3. Whew! That was a thrilling raid regardless if the cup board was empty or not. The farthest I’ve seen police in action is when they’re chasing a vehicle or had someone on a stop. Oh, I did see one escorted out of the E.R. But not as exciting and heart pounding action as this one. Thanks.

    1. When I see police on a chase or stop, I always wonder what’s up. I used to have a police scanner at home. But I gave that up when I left reporting. Love your reactions to my story. Thank you, Island Traveler.

  4. Wow! I think my favorite part was when the SWAT team forgot the battering ram, and they asked you to step forward and kick the door down– well done, Reporter of Steel!!

    What a wonderful post, Judy– and it certainly brings home to us readers the gritty reality of both reporting and police work. Very impressive (and a little unnerving) to think of you prowling dark streets and seeing a side of life the rest of us only “experience” via TV shows and thrillers.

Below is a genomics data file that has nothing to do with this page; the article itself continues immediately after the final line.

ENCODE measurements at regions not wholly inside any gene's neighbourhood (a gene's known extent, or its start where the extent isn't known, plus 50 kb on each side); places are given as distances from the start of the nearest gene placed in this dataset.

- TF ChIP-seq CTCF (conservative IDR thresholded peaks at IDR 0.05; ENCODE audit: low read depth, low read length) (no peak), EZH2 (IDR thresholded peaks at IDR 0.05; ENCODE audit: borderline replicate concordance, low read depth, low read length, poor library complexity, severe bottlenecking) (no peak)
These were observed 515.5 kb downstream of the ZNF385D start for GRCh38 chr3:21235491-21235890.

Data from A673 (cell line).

Great photo! Is that Sgt. Angelo with you? I’ll bet he was tryna recruit you for the squad, since it’s obvious you were laughing in the face of danger!! : )

    1. Mark … I like your description much better. I can see it all now. I kick the door down and wind up in E.R. with a broken foot. 😉

      The really frustrating thing about that night visit was it was to get quotes for another reporter’s story. I learned later that the reporter had turned the story in two days before. But there was no comment from the subject of the story (a city official). Turns out the reporter had talked to the official, but the official had no comment and the reporter had not put that in the story. The subject was a nice guy, but he lived in a high crime area. Hence my hesitation to knock on any doors.